Like a romantic partnership, a business partnership may defy neat definitions. That’s ok. The most important part is that you come to a clear understanding of what you can expect from one another. This transparency makes it easier for partners to communicate openly about their responsibilities, building trust along the way.
What’s your credit situation?
Let’s be honest. It’s great when you and your partner have a genuine connection. But as with any partnership, finding the one isn’t just about companionship. It’s also about finding someone who can help you build the future you’ve been dreaming of. So as great as it is that you share the same interests and you never get tired of each other, you need to be on the lookout for red flags.
Red flags are pieces of information about your partner and their past that give you reason to doubt the viability of your relationship. For example, did all of their past business relationships end on bad terms? Do they exhibit negative personality traits such as narcissism or dishonesty? How many bankruptcies have they filed? If you observe any concerning behavior don’t simply ignore it. Your instincts are trying to tell you something. Ask them about their past because it is likely the best indicator of their future. And if you find red flags, run! Don’t let emotion get in the way of logic.
What do you want to happen if you die?
Now to our final question. This is one you can save until you’ve decided to fully commit to your new business partnership.
There are two things that are guaranteed in this world. Death, and Philadelphia sports fans will always find something to be upset about. ‘What happened to taxes’ you say?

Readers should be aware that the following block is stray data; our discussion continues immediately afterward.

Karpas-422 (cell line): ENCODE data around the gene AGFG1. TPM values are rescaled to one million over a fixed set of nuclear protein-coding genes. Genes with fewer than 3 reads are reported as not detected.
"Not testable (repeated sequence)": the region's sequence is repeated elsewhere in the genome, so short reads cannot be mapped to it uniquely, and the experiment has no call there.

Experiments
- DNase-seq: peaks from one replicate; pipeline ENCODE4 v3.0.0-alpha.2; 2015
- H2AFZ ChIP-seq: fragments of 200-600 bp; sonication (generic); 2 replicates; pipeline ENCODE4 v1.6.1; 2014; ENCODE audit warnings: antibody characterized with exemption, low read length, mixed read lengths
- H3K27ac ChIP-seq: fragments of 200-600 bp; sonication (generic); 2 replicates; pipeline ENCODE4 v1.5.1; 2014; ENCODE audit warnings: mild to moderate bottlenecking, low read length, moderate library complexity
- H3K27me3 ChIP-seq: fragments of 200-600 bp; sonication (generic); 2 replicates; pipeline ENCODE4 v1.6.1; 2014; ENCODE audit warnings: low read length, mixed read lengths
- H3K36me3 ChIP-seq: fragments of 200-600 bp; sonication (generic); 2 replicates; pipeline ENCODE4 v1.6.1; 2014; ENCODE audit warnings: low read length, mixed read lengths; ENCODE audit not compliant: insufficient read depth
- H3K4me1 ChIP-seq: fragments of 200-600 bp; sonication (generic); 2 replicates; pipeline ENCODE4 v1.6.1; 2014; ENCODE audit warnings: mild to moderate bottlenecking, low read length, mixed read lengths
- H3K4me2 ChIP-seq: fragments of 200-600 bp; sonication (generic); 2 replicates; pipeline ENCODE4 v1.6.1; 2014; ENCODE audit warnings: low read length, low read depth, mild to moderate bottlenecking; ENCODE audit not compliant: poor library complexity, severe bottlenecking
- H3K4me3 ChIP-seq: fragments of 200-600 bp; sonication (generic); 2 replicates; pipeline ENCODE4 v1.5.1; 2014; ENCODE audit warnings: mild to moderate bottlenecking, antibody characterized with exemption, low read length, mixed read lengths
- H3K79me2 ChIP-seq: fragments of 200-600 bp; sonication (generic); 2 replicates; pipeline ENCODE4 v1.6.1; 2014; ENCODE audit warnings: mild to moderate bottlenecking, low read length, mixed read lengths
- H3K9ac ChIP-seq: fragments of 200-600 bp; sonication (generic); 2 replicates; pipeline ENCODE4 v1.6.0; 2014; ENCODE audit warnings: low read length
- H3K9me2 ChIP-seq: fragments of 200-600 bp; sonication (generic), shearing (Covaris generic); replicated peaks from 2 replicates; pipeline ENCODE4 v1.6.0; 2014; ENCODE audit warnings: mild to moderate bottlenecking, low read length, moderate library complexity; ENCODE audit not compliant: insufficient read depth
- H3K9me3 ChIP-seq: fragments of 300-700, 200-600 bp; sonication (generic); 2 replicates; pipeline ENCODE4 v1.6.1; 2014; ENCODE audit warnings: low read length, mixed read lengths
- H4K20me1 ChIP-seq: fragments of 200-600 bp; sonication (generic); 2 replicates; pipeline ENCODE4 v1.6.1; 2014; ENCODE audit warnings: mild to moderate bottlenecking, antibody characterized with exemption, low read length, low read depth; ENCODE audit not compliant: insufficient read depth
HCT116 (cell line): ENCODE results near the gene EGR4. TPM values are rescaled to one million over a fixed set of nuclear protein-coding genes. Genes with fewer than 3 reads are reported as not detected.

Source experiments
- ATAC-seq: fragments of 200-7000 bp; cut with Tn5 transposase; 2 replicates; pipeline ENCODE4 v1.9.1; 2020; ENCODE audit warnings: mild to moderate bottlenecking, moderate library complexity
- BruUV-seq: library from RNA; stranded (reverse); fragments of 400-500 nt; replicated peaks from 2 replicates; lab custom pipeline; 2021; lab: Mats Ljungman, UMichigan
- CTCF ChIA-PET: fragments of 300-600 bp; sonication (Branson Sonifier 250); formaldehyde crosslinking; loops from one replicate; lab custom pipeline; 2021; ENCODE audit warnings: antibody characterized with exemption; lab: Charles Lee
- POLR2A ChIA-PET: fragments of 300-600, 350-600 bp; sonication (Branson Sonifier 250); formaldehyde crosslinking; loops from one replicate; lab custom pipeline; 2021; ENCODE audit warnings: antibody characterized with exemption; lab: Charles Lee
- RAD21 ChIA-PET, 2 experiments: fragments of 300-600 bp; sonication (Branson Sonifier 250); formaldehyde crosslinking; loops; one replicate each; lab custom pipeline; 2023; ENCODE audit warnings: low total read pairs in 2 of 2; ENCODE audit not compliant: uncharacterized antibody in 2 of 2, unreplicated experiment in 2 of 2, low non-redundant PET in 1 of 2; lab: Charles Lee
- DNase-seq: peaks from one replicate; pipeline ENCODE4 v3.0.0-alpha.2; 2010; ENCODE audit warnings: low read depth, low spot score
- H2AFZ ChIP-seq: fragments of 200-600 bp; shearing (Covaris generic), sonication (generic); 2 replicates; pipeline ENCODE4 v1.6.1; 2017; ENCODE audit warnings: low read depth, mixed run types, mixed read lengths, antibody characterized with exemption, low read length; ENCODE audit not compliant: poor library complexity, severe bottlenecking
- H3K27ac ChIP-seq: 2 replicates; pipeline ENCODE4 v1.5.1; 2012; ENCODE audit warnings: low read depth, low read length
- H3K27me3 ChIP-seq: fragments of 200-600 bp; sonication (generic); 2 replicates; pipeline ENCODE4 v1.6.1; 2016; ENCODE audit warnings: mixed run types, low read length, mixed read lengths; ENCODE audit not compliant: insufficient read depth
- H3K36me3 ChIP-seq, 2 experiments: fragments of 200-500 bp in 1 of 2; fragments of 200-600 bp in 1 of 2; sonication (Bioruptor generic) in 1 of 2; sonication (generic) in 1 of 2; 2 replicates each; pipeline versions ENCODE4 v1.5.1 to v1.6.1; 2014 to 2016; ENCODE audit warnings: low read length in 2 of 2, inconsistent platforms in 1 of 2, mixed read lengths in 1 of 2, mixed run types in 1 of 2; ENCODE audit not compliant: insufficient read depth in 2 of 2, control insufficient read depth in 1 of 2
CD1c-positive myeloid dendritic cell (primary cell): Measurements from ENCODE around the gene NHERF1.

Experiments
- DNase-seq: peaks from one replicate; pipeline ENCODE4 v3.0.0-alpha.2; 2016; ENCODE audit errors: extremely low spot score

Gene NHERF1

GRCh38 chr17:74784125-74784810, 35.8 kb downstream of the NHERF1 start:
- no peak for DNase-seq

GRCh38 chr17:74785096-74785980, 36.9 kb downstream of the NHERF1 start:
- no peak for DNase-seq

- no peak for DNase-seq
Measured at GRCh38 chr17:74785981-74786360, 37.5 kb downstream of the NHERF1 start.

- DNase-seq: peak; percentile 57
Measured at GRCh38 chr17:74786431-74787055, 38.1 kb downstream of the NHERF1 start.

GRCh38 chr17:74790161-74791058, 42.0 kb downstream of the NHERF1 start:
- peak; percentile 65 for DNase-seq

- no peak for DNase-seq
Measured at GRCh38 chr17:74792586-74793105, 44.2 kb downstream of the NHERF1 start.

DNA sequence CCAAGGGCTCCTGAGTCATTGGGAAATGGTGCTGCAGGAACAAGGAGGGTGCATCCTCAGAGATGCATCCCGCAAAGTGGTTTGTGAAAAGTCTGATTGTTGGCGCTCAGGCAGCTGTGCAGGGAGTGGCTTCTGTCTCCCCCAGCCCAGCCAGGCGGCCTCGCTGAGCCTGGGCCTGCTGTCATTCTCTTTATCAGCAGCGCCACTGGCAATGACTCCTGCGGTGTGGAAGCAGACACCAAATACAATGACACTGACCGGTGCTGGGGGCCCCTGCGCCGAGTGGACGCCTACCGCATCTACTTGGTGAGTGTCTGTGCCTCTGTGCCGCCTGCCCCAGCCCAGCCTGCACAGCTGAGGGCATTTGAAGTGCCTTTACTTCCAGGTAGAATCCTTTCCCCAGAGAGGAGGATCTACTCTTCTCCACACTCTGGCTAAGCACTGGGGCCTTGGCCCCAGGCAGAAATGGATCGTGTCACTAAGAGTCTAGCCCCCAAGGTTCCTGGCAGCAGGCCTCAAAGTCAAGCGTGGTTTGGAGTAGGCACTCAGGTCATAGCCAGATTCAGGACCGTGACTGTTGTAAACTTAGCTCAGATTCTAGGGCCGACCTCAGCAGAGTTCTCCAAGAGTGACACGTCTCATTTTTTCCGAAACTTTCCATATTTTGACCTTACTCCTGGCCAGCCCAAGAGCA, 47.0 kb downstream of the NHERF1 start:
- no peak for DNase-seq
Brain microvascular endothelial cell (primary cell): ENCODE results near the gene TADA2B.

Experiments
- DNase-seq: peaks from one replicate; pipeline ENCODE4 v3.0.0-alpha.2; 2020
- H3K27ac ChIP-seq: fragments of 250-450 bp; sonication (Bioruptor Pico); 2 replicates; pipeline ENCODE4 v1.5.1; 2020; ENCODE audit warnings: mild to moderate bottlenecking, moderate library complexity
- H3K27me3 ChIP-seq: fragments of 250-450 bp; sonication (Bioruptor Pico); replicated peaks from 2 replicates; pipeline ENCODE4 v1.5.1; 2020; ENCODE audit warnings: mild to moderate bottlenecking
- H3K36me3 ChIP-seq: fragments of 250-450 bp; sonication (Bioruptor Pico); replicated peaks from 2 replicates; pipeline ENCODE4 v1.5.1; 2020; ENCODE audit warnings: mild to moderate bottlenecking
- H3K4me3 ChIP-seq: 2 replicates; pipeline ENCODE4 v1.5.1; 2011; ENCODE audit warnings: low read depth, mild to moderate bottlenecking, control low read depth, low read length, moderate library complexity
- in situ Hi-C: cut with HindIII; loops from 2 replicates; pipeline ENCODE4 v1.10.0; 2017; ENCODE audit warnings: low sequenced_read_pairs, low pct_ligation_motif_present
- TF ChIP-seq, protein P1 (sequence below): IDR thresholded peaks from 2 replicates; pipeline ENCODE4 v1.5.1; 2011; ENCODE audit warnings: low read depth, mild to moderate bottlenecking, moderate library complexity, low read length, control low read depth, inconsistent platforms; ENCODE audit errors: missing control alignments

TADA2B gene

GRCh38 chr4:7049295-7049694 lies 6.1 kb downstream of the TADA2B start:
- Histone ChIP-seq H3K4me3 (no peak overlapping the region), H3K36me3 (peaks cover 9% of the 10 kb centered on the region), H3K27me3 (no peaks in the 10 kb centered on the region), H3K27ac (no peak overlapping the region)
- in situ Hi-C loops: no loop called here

Any who.. death is a guarantee. None of us can escape the reaper, and none of us knows when death will arrive on our door step. Despite these facts of life, too few of us take the time we should to plan for the inevitable. This is true for both business and life partners. The consequence is that those we leave behind, in the middle of their grief, have to pick up the pieces and try to find a way to move on.
Repeat after me: “I will not make the same mistake.”
Instead, have a conversation with your business partner about what each of you would want to happen if one of you suddenly passed away. Would you want to carry on the business alone? Add another business partner? Shut down the business entirely? Would you be comfortable with their share in the business being passed on to their wife or children? And if so, what role would they play moving forward? These are all critically important questions to answer. What you decide will determine what you need to do now to prepare for the possibility that the inevitable will come sooner than either of you think.
Finding the Right Business Partner
Finding the one is difficult. There are so many things to consider, and the consequences of choosing the wrong one could be catastrophic. But you’ve got this. Deep breath. Take your time and trust your gut, and have faith that everything will turn out the way it’s supposed to.